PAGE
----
For at one time, in one and the same ranke, yea, foote by foote, and elbow by elbow, shall you sée walking, the Knight, the Gull, the Gallant, the vpstart, the Gentleman, the Clowne, the Captaine, the Appel-squire, the Lawyer, the Usurer, the Cittizen, the Bankerout, the Scholler, the Begger, the Doctor, the Ideot, the Ruffian, the Cheater, the Puritan, the Cut-throat, the Hye-men, the Low men, the True-man, and the Thiefe: of all trades & professions some, of all Countryes some; And thus dooth my middle Isle shew like the Mediterranean Sea, in which as well the Merchant hoysts vp sayles to purchace wealth honestly, as the Rouer to light vpon prize vnjustly. Thus am I like a common Mart where all Commodities (both the good and the bad) are to be bought and solde. Thus whilest deuotion kneeles at her prayers, doth prophanation walke vnder her nose in contempt of Religion. [1]Note:;view=fulltext)

We considered trying to model Dekker’s description of the sound generated by a crowd of folks behaving as Dekker describes. But we finally gave up. The important thing about Paul’s Walk, for our purposes, is the fact that the Nave of the Cathedral was often crowded, although not necessarily at every service time — some sources describe the crowds as assembling in the late morning, then taking a break for lunch, only to return in the early afternoon — and that the sound of the crowd sometimes was audible in the Choir during times of Divine Service.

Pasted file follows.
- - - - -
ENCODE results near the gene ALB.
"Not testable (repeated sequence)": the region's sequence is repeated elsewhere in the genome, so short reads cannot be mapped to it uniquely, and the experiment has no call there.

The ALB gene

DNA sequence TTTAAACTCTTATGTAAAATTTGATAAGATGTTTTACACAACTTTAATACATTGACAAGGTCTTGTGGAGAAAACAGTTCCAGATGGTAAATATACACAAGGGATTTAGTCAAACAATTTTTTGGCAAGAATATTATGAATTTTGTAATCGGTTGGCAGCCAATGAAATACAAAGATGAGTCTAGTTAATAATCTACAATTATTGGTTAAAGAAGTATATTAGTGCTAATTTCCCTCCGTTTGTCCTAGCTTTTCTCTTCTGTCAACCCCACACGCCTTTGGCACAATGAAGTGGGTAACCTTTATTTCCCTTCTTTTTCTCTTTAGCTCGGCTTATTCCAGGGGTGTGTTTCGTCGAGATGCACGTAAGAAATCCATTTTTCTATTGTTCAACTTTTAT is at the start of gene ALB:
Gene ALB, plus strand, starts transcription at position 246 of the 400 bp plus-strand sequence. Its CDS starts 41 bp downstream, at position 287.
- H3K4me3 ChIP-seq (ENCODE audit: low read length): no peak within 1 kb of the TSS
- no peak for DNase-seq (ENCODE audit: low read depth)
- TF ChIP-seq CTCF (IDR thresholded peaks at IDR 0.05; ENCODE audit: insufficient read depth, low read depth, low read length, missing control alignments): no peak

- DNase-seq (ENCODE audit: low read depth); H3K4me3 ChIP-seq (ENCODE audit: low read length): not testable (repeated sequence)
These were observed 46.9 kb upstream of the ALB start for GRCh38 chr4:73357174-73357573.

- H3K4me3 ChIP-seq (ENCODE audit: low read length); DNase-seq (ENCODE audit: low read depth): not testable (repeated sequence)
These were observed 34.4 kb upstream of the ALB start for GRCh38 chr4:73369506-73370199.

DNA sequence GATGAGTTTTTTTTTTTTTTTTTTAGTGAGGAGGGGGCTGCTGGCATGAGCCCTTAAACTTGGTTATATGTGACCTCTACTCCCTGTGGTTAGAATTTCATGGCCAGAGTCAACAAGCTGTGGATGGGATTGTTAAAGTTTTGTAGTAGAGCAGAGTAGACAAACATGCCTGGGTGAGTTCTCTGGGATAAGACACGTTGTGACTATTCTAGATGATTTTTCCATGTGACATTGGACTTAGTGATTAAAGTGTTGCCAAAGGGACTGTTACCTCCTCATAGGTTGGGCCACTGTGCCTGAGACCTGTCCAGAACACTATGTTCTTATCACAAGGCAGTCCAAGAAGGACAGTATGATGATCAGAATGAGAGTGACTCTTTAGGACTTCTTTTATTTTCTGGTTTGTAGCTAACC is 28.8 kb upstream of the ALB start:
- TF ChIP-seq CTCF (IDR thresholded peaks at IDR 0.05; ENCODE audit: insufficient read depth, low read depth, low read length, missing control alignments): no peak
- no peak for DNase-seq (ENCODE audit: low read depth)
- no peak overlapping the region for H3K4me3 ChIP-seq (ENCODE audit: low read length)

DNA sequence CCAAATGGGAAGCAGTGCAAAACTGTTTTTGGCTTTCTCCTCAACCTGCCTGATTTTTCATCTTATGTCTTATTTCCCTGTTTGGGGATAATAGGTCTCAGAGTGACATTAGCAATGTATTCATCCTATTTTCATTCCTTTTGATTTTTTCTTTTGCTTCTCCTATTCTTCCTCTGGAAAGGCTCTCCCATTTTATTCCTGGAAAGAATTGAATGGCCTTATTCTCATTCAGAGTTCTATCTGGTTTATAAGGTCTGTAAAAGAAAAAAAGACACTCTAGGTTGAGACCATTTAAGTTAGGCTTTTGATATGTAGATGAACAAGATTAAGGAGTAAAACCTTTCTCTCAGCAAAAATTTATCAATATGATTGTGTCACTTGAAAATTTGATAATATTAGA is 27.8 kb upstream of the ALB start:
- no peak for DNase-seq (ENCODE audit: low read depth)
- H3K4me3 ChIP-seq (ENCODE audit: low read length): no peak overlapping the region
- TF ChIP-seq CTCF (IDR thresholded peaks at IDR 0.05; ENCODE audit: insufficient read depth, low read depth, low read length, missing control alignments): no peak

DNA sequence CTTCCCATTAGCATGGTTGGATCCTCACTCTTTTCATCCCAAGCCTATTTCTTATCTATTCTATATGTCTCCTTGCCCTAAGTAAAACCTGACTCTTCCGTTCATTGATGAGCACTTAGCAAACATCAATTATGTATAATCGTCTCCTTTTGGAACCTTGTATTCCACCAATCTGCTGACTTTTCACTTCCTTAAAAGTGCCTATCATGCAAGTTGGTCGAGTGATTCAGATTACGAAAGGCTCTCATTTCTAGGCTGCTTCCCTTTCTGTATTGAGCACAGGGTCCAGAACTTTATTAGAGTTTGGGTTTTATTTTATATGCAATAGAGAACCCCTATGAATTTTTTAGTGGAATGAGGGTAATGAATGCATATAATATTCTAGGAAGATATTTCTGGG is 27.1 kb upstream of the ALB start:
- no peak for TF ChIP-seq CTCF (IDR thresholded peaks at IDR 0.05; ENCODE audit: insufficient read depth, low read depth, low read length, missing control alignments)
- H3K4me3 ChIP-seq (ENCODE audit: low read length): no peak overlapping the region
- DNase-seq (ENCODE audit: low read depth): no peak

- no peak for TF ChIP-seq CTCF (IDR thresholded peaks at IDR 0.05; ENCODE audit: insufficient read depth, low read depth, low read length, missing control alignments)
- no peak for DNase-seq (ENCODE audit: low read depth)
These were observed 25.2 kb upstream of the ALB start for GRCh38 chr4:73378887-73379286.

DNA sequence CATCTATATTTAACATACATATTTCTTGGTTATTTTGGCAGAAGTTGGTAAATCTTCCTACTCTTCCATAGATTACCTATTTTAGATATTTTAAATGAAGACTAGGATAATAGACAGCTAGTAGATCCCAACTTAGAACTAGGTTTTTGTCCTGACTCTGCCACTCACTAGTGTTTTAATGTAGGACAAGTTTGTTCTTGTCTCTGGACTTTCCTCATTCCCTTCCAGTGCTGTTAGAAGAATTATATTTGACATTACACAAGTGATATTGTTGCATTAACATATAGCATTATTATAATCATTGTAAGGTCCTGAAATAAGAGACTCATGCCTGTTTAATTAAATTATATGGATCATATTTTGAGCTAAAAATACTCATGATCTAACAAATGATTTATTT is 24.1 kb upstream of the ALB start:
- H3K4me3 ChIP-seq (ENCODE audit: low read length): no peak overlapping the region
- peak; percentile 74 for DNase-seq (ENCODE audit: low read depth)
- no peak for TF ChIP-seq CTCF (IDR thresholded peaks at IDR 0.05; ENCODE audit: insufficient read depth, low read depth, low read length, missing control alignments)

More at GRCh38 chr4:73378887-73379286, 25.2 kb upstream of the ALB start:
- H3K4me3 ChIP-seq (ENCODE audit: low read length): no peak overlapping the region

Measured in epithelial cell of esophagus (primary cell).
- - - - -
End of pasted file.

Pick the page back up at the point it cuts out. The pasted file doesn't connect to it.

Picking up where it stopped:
To capture some sense of what this must have sounded like, we created the three tracks below. Each allows us to hear the clergy and singers seek to begin the opening of the service of Evening Prayer on the Tuesday after the First Sunday in Advent in 1625. Each also includes general crowd sounds, at different volume levels, all heard from Position B in the Choir. If the clergy and musicians who complained about the noise coming over the Choir Screen and distracting them from their work of Bible readings, prayers, and thanksgivings spoke truthfully, their experience at the beginning of Divine Service may have sounded something like this:

Evening Prayer on the Tuesday after the First Sunday in Advent, Soft Sounds from the Nave.
Evening Prayer on the Tuesday after the First Sunday in Advent, Moderate Sounds from the Nave.
Evening Prayer on the Tuesday after the First Sunday in Advent, Loud Sounds from the Nave.
St Paul’s Cathedral, the Nave (Paul’s Walk). From the Visual Model, rendered by Austin Corriher.


1 Note:;view=fulltext